May 19, 2021
The Wisdom of Children
By Dr Kathy Weston
Last weekend, I decided to ‘try out’ some of my transition resources (resources to support children moving from primary to secondary school) on the potentially perfect recipient; the 10 year old son of a friend who is heading off to big school in September.
I wanted to ask him about what schools, teachers and parents need to know to support children through transition. I have to confess, I initiated the chat thinking I had nothing much to learn, having done lots of talks on the theme of transition for numerous years.
We had a little chat, I ran some resource ideas past him and then asked him what his thoughts were. As we trundled through a list of ‘things children might be worried about,’ I was expecting to hear him refer to ‘normal’ wobbles about moving to a new school, such as not knowing one’s way around, concerns about making new friends or worries about being able to cope with the volume of homework.
His answers were far more profound and stirring than that. “Will I be able to be me?”, he asked with deep concern. “Or, will I have to pretend to be someone else?”. Yes, he was worried about getting lost, but on a much more existential level. He (rightly) worried that entry to secondary school might necessarily demand a degree of ‘impression management’ and that ‘presentation of self’ could feel onerous and painfully inauthentic.
His comments underlined both how sensitive and articulate children can be, and the fact that transition is always about one thing: identity. Any big change in our lives (volitional or not) demands a period of recalibration for the self. My little friend was merely anticipating that process. He knew it was coming, and it felt scary.
The fascinating thing about entry to secondary school is that it coincides with adolescence (a span of time which has traditionally been considered one of existential crisis anyway!); a time of self-discovery, self-expression and navigation of what can be acute peer pressure.
Alongside that, it seems to be the ‘norm’ to buy a child a phone at this pivotal point. Often, this point also marks children’s entry into the world of social media; both the friend and foe of tweens and teens. At once, it can accelerate social connection at a speed unknown to any other generation. At its worst, it can catapult children into a new, digital sphere that has its own unique operational rules, risks and threats to resilience.
You can see why worrying about ‘normal things’ may come quite far down the list for this generation of new entrants. Children have to navigate a matrix of potential assaults on their sense of self. Emerging on the other side with their self-esteem, social and personal identity intact can be a challenge. What can we do? Firstly, we need to be mindful of how acutely sensitive children can be to change. Secondly, we need to park all of our assumptions and be open-minded when we sit down to talk with our children.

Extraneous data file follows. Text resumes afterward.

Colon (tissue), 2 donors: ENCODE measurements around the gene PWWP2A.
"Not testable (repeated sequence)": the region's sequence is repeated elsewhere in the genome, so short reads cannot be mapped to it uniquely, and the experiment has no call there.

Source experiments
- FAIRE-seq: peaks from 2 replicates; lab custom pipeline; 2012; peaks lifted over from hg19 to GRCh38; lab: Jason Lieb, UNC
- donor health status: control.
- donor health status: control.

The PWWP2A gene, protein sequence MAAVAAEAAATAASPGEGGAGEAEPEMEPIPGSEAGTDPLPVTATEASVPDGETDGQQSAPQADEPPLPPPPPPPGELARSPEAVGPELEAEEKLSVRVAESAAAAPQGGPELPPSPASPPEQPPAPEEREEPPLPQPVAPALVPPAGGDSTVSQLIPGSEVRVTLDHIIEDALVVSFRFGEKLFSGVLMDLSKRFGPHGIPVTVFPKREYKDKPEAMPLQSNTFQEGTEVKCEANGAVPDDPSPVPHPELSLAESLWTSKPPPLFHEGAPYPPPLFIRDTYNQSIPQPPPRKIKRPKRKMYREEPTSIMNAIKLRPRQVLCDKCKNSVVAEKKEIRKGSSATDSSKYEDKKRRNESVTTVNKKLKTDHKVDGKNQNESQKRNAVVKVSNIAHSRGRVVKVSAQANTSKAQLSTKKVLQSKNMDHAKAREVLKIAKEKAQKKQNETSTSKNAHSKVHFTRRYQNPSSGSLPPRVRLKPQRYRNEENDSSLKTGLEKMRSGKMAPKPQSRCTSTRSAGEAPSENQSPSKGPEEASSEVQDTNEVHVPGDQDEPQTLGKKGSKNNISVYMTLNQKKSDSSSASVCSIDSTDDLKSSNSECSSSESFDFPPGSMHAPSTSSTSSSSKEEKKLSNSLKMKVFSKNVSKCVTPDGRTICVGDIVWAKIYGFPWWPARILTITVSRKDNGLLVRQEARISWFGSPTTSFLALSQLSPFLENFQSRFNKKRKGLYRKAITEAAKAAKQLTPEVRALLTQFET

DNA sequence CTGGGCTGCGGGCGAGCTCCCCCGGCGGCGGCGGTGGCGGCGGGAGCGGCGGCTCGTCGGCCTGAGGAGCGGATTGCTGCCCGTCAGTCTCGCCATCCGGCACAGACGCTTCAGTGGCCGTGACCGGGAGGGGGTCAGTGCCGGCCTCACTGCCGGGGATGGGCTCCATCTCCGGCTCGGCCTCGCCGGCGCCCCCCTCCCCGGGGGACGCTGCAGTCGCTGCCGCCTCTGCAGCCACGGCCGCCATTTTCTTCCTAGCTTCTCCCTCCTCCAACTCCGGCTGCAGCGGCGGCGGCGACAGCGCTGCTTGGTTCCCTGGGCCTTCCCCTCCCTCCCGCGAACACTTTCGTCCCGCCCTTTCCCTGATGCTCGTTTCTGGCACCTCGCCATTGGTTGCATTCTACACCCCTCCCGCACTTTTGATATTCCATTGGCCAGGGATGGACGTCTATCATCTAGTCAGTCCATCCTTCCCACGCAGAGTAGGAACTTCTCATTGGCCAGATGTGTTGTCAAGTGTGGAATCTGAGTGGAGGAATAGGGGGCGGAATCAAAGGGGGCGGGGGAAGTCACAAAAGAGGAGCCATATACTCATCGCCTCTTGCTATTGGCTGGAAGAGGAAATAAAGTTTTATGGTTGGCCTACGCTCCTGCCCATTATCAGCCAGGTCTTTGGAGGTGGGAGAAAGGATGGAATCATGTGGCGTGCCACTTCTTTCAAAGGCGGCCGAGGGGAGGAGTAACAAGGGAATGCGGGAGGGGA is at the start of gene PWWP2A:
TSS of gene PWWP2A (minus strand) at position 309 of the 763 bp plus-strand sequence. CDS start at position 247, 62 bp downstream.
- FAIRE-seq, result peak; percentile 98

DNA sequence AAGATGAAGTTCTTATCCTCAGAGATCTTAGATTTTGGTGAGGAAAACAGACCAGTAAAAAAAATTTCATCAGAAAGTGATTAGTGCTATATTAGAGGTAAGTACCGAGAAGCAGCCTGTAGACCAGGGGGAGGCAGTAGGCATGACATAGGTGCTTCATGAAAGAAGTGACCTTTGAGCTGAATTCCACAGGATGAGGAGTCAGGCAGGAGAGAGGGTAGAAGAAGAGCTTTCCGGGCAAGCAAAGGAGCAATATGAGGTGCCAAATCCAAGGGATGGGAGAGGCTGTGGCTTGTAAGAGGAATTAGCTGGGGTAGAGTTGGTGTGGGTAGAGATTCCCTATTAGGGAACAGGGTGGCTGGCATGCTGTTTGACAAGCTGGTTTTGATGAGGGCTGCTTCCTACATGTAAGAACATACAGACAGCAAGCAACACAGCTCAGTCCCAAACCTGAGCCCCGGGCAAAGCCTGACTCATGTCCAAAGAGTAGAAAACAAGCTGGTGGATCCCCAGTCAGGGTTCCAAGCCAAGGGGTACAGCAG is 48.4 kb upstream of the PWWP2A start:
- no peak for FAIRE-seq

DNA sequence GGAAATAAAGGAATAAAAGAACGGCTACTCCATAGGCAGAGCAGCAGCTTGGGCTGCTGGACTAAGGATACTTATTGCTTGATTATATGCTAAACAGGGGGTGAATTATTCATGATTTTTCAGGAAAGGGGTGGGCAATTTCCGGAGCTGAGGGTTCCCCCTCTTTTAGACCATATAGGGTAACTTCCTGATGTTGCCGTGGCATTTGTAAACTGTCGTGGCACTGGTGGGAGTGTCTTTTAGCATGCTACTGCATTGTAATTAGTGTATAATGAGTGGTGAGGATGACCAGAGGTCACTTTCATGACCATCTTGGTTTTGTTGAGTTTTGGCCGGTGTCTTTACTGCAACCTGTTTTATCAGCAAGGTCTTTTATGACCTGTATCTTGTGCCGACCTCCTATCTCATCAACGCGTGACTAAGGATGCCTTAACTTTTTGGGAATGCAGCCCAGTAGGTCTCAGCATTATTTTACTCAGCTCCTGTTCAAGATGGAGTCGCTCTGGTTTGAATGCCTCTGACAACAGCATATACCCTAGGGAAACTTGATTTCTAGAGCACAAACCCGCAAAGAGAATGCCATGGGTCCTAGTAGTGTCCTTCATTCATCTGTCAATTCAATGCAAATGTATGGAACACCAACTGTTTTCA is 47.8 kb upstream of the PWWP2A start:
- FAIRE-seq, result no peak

Identity will always have to be negotiated throughout life, but we can help by giving our children a secure base from which to embark on their journey of self-discovery. We do so by providing a stable and loving home life, making them feel valued, loved and liked and showing that we believe in them. No matter what happens in life, loving parenting, familiarity, routine and consistency within family life are psychological and social anchors.
As children move into the teen years, acceptance by peers becomes a key social driver, and this means that our parenting needs to evolve to reflect this shift. We can help our teens by talking about scenarios ahead of time.
‘What would you do if?’ questions can kick-start many helpful conversations. Practising social scripts can be incredibly useful too as we all know that just telling a bully off won’t work and may be socially ostracising. We must be realistic and acknowledge how tough it can be for children.
Taking time to think situations through, considering potential outcomes and optimal strategies, is at the heart of parenting teens, and they need time to experiment with different approaches within family life. We are there to scaffold some of their thinking, make helpful suggestions and ultimately support them as they navigate the maze of peer-to peer interaction.
We would do well to remember how wise our children are, how much they have to offer in these conversations and give them the message that we believe in their capacity to problem-solve. We need to be empathetic and understand how scary it can feel to simply ‘be oneself’, whilst keeping a careful eye on how others respond to that brave step.
Are you a Tooled Up member?
I’d urge Tooled Up parents with children about to move to secondary school to listen to our fascinating new interview with Professor Robin Banerjee, which focuses on transition and social identity. A new collection of practical resources to help children (and parents) move smoothly from primary to secondary school and work through any wobbles, is in the Tooled Up Library now. Simply search our ‘Transition’ category to access them.
Our list of topical podcasts is growing – we’ve now interviewed over 70 experts. Last week, we spoke with Dr Dasha Nicholls, a national expert on eating disorders, who discussed a significant rise in referrals for clinical treatment and Dr Fiona Vera-Gray, who talked about the ‘Everyone’s Invited’ movement, harassment of girls and teenage relationships. Check them out in the library now.